On May 25, the Securities and Exchange Commission issued final rules creating a whistleblower program under Section 21F of the Securities Exchange Act of 1934 as required by Section 922 of the Dodd-Frank Wall Street Reform and Consumer Protection Act. The new program authorizes the SEC to pay rewards to individuals who voluntarily provide the SEC with original information that leads to successful SEC enforcement actions that result in monetary sanctions totaling more than $1 million. The total amount of the award is between 10% and 30% of the monetary sanctions.
An individual is deemed to have voluntarily provided original information to the SEC if such individual has provided the information before the government, a self-regulatory organization or the Public Company Accounting Oversight Board requests it from the whistleblower. Information will be considered "original" if it is based upon the whistleblower's "independent knowledge" or "independent analysis," is not already known to the SEC from any other source, and is not derived exclusively from certain public sources. A whistleblower's voluntary provision of original information will be deemed to have led to a successful enforcement action if:
- the information was sufficiently specific, credible and timely to cause the SEC to open or reopen an examination or investigation and the SEC brought a successful action based in whole or in part on conduct that was the subject of the whistleblower's original information;
- the information significantly contributed to the success of an ongoing investigation; or
- the whistleblower's information is reported under the whistleblower employer's whistleblower, legal or compliance procedures for reporting allegations of possible violations of law before or at the same time reported to the SEC, and the employer then passes such information on to the SEC and either of the criteria above are met. In any event, the whistleblower must report this information to the SEC within 120 days of reporting to the employer.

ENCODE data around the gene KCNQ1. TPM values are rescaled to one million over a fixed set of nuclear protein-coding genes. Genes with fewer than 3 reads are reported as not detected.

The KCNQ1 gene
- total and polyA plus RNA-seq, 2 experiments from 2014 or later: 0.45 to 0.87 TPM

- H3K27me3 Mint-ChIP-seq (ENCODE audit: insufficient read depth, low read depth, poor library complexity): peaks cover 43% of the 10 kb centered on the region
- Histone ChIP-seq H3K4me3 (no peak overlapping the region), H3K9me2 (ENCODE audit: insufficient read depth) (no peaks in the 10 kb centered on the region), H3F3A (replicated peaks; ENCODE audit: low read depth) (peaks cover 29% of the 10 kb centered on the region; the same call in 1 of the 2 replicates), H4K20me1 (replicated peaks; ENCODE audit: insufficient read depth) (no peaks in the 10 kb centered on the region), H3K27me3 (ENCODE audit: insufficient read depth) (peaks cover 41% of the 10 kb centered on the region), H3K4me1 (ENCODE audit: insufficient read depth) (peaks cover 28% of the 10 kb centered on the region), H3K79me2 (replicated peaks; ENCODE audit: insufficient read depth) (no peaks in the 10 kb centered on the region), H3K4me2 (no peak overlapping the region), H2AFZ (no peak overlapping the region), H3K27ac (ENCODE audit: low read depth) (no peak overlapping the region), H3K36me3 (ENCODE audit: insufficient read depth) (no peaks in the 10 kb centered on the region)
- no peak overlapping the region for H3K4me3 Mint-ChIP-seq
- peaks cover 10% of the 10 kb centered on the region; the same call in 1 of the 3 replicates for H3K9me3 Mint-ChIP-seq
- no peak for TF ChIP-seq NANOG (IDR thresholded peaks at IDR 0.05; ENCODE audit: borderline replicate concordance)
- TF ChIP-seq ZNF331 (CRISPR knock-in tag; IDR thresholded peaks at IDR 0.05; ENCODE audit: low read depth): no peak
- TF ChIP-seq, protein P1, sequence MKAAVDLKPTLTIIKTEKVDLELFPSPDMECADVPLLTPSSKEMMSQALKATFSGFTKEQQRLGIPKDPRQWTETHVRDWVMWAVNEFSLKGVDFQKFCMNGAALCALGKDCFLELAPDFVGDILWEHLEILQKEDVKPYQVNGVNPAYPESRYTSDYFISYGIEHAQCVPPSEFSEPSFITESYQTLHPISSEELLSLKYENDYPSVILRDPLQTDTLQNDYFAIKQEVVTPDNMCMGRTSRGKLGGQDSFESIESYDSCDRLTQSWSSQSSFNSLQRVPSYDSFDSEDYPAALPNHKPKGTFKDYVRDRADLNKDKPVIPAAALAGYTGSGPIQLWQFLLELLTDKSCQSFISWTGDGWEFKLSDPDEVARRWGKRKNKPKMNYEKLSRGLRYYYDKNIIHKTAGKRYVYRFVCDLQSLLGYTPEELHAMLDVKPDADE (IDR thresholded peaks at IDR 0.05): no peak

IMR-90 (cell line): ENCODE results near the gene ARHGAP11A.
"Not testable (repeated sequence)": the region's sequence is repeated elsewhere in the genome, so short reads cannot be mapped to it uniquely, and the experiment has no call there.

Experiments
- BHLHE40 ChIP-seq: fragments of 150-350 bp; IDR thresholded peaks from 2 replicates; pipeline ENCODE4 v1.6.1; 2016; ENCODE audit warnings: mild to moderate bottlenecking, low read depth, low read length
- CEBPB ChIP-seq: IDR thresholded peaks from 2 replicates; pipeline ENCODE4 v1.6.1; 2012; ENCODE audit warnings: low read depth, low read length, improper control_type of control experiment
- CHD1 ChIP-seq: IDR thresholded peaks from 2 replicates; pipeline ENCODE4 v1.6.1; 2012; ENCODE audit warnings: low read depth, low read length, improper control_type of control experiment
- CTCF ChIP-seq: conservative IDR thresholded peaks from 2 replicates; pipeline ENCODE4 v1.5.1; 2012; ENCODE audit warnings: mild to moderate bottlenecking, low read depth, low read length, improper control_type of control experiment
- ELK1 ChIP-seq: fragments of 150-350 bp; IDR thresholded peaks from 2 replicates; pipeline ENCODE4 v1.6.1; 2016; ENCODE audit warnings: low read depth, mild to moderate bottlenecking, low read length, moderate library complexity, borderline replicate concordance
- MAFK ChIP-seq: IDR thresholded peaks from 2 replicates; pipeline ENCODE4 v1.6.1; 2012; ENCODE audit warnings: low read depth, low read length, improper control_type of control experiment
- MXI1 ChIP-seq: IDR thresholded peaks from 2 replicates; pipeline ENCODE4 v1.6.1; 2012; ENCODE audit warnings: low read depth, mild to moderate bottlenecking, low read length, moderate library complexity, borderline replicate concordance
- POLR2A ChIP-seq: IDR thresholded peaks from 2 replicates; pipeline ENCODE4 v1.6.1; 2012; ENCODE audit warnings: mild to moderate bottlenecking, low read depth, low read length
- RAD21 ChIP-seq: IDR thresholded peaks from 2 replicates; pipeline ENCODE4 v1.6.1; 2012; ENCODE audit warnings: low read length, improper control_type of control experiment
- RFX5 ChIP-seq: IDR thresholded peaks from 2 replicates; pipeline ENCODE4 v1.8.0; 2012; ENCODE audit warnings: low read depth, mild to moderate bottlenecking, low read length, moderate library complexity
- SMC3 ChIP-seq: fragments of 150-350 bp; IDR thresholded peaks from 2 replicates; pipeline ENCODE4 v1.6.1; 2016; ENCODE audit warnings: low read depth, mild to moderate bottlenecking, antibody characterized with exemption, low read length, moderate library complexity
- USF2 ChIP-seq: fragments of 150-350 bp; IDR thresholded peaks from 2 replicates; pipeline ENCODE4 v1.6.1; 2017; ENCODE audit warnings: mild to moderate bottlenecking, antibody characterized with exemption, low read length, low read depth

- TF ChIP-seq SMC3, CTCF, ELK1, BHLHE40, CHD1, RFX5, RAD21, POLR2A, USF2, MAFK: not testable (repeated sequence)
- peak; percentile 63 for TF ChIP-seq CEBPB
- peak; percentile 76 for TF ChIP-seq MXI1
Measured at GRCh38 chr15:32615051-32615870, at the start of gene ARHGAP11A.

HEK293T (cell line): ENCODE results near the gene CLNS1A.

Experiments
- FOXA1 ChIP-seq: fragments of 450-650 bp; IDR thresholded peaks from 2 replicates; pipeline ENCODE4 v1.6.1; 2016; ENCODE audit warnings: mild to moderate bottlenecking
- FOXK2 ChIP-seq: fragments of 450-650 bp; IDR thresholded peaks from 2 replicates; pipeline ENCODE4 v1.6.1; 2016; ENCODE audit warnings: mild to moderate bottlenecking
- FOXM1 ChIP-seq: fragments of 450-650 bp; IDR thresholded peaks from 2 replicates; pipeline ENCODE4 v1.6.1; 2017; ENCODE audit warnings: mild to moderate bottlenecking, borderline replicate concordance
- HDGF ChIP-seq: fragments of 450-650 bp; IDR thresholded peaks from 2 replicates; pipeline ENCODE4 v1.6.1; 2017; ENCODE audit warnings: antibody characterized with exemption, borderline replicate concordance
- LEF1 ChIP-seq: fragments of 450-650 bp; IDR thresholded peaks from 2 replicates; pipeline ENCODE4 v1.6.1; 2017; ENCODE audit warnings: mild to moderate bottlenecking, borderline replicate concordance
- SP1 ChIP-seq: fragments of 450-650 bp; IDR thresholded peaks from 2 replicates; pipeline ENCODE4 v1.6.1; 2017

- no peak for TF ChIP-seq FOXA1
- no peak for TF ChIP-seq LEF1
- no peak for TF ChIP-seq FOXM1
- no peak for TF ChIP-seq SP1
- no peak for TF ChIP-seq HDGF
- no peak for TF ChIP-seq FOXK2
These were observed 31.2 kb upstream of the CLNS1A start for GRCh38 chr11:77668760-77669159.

Finally, in order to meet the monetary sanctions totaling in excess of $1 million, the rules permit the aggregation of multiple SEC cases that arise out of a common nucleus of operative facts as a single action.
The final rules prohibit the following individuals from receiving awards (subject to certain exceptions):
- people who have a pre-existing legal or contractual obligation to report the information to the SEC;
- public accountants working on SEC engagements and attorneys who attempt to use information from client engagements;
- people who attempt to use information obtained in a manner that violates federal or state criminal laws;
- foreign government officials;
- officers, directors, trustees or partners of an entity who learn such information from another person such as an employee or who learn such information in connection with conducting the entity's internal compliance review; and
- individuals whose actions led to all or part of the sanctions.
The final rules also protect potential whistleblowers by prohibiting retaliation against the whistleblower or interference with a whistleblower's efforts to communicate with the SEC. The final rules will be discussed further in an upcoming Client Advisory.